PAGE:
This guest post is from Howard N. Suss, MBA.
These are questions my wife, Zahava, and I talk about. Our son Shimmy is a spunky, lively, 15-year-old young man with both Down Syndrome and Autism. Shimmy is usually the life of the party and can make everyone in a room laugh, but also exhibits extreme behavioral issues (Thank you North Shore Pediatric Therapy, for helping us improve in that area).
About two years ago, our family (my wife and 6 kids) attended a special needs family retreat and my older kids had an “ah ha” moment when they attended a siblings presentation (this is a presentation that was given by a social worker, who herself has a 30-year-old brother with Down Syndrome). This presenter opened their eyes to the probable eventuality that one day THEY were going to have to take care of Shimmy. That wasn’t something a 20-year-old was expecting to hear.
My kids, generally, are very good with Shimmy and they work really well with him as far as providing for his needs and well being, as well as his safety. Long term, I’m not really concerned about that. What I am concerned about, and what I have been counseling clients about for over 20 years, is the financial burden that I don’t want placed on the kids when they have to step in, one day.
I have been practicing long term financial and estate planning, in general, and special needs planning in particular, for over 20 years. My company, The Suss Financial Group, is located in Skokie, Il. and we have an attorney in the office (I am not an attorney, we often work together).
My client’s number one objective is to structure a plan to provide long term income for their special needs “child” without jeopardizing government benefits, such as SSI. We work on setting aside money, on a consistent basis so that there is money for the future. This is a must for everyone, but especially for families in our situation. Things can change, but as it appears now, our Shimmy will probably not be able to earn a living and that’s why planning is so important.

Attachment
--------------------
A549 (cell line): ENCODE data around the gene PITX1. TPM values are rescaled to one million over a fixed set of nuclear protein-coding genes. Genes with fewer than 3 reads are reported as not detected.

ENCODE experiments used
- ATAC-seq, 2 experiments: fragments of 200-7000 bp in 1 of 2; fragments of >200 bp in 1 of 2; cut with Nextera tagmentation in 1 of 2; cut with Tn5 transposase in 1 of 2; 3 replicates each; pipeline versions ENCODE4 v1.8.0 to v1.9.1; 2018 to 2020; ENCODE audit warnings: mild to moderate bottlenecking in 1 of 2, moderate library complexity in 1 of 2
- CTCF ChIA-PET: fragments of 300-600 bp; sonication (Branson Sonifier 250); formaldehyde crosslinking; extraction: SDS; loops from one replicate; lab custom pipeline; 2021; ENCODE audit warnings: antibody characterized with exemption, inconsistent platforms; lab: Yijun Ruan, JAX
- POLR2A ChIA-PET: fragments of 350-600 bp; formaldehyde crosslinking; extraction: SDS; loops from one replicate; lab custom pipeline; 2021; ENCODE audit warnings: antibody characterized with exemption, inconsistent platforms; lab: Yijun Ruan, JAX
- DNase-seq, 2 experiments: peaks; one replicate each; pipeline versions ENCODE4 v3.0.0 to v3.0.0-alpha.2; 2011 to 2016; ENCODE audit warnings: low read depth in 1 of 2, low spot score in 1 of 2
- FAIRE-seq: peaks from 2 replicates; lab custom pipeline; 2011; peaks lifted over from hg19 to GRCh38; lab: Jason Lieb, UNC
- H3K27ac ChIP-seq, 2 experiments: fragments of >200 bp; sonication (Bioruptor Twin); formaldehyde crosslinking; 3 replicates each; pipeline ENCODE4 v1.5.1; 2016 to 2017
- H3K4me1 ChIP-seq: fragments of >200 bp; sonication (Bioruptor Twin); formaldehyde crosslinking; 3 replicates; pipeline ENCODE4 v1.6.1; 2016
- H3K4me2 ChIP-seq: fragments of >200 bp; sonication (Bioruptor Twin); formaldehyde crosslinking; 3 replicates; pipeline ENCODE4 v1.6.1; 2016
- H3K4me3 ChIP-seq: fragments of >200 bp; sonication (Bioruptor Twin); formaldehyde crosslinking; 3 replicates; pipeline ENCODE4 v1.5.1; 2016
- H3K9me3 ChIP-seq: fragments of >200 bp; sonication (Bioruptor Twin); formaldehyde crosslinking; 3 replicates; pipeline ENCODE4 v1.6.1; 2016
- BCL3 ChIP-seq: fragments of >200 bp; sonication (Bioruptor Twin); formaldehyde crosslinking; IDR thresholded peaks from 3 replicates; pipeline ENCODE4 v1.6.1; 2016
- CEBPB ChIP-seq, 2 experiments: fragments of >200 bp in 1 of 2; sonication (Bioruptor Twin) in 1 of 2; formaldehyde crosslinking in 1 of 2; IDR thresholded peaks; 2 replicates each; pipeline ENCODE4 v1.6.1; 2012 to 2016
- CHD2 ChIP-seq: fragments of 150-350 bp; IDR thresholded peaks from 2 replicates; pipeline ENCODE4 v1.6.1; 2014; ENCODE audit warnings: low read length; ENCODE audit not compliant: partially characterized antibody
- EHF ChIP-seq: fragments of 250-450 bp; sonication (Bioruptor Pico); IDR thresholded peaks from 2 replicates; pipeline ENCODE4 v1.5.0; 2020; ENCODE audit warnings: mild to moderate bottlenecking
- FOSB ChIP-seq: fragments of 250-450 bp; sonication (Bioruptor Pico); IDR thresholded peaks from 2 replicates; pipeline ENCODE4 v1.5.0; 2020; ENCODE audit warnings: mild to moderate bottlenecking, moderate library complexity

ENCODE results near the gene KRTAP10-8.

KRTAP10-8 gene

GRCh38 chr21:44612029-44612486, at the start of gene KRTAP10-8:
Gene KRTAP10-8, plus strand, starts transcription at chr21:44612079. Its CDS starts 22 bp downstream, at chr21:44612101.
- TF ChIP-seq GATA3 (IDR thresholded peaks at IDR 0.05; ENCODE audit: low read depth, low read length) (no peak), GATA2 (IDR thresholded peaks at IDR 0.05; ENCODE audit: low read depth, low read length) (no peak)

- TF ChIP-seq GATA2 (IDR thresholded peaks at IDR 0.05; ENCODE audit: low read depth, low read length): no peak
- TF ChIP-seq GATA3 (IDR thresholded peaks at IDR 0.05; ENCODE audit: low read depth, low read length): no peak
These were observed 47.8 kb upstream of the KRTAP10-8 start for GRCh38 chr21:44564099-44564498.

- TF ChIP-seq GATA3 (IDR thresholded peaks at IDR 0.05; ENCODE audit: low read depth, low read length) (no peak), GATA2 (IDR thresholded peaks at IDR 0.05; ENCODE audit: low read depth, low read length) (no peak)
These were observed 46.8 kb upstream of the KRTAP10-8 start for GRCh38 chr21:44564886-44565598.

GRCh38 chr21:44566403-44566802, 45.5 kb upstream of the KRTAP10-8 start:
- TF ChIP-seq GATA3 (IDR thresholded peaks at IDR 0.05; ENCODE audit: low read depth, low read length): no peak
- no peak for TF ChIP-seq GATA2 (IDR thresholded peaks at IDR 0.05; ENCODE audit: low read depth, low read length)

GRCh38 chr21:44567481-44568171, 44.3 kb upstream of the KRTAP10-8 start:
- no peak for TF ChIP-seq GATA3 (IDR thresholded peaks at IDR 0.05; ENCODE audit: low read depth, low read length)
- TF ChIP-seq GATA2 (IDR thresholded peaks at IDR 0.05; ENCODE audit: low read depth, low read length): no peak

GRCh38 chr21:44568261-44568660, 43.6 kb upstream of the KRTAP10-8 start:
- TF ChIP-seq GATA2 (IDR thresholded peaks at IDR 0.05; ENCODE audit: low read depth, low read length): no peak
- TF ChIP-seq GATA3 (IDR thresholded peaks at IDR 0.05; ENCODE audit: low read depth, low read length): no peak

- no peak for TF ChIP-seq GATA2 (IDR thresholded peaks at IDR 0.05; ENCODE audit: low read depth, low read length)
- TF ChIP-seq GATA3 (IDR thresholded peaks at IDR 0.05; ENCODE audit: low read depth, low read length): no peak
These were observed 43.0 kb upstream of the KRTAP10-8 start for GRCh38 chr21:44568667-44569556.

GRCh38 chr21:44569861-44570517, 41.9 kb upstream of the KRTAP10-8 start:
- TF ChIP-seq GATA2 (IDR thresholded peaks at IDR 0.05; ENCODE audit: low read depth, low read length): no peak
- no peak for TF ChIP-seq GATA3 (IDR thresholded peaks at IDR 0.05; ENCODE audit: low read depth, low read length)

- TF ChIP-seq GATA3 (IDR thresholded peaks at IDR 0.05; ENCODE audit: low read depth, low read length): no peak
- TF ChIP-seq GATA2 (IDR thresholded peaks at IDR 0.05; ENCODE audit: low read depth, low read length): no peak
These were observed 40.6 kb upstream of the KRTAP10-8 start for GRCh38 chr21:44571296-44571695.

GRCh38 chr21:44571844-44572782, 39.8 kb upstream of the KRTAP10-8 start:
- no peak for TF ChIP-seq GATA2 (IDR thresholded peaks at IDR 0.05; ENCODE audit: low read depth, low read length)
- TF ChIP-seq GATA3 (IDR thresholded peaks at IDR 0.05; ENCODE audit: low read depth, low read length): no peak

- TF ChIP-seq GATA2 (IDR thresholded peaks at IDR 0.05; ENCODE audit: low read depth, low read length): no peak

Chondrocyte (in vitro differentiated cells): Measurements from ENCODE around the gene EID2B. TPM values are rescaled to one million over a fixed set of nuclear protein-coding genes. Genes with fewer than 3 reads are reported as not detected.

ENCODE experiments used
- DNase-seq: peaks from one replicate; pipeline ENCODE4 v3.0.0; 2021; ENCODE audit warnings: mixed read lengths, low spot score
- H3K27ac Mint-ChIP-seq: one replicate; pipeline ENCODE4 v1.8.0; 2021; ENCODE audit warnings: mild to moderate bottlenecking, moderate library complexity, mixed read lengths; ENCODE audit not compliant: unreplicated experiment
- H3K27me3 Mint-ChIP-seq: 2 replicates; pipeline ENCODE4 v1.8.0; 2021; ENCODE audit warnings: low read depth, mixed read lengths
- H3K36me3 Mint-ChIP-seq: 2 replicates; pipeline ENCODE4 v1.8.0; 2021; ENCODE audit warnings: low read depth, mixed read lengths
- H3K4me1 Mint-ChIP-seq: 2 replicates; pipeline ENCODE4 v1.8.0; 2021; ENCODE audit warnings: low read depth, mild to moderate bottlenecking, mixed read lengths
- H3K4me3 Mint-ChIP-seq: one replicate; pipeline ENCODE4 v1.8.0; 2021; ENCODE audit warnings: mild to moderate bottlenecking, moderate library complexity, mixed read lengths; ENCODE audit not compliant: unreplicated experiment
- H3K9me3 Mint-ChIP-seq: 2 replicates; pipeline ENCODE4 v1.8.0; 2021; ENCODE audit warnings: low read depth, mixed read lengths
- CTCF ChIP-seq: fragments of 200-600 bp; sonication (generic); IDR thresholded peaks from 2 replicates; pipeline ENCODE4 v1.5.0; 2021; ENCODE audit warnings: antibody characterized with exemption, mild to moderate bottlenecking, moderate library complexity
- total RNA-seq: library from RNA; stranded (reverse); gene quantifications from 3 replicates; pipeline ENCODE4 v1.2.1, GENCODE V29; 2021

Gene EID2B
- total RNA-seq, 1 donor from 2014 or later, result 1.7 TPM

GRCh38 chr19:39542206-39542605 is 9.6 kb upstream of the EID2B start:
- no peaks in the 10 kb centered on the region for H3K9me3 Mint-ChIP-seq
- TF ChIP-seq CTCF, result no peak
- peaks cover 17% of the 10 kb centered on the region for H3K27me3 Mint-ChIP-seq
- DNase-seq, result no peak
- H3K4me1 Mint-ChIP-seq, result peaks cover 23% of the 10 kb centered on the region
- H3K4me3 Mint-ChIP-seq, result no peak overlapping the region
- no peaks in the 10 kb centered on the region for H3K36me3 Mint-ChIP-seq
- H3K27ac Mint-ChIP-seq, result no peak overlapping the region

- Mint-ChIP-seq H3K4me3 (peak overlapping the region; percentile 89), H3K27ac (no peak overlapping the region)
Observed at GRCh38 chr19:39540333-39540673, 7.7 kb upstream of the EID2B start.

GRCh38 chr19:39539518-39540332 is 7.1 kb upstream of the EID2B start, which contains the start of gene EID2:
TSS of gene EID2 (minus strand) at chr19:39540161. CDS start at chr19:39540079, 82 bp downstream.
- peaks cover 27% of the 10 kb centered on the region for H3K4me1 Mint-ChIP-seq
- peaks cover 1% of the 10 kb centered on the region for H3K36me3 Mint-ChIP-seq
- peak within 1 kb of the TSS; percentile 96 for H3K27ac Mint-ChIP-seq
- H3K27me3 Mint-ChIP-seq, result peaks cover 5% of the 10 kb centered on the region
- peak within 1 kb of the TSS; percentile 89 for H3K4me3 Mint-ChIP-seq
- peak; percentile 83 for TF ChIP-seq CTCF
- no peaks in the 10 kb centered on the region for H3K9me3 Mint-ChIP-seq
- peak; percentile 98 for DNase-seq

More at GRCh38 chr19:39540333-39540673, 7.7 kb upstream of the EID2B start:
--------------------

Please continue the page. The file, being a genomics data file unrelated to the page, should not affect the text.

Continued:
There isn’t one financial solution for every family. I would recommend that you sit down with both a special needs planning attorney and a financial planner to discuss your specifics, but here are some ideas that work for clients who have family members with special needs:
- Systematic savings for the individual with special needs either in the bank or brokerage account
- Stocks, bonds or mutual funds
- Private investments
- Life insurance
Usually life insurance is the way to go, because you can provide a large sum for not a lot of money. The thought is, that the real need for funds results when mom and/or dad pass away and in most cases that’s not until much later in life. We will discuss this in more detail in a future blog.
Please remember that you really don’t want to title any assets in your kid’s name as it will affect his/her government benefits.
NSPT offers services in Bucktown, Evanston, Highland Park, Lincolnwood, Glenview, Lake Bluff, Des Plaines, Hinsdale and Milwaukee. If you have questions or concerns about your child, we would love to help! Give us a call at (877) 486-4140 and speak to one of our Family Child Advocates!
Howard N. Suss, MBD, has been practicing long term financial and estate planning , in general, and special needs planning in particular, for over 20 years. His company, The Suss Financial Group, is located in Skokie, Il. Howard resides in Chicago with his wife Zahava and 6 kids (one married and 2 in college) as well as 3 younger kids at home, including Shimmy, who has both Down Syndrome and Autism.
Howard can be reached at: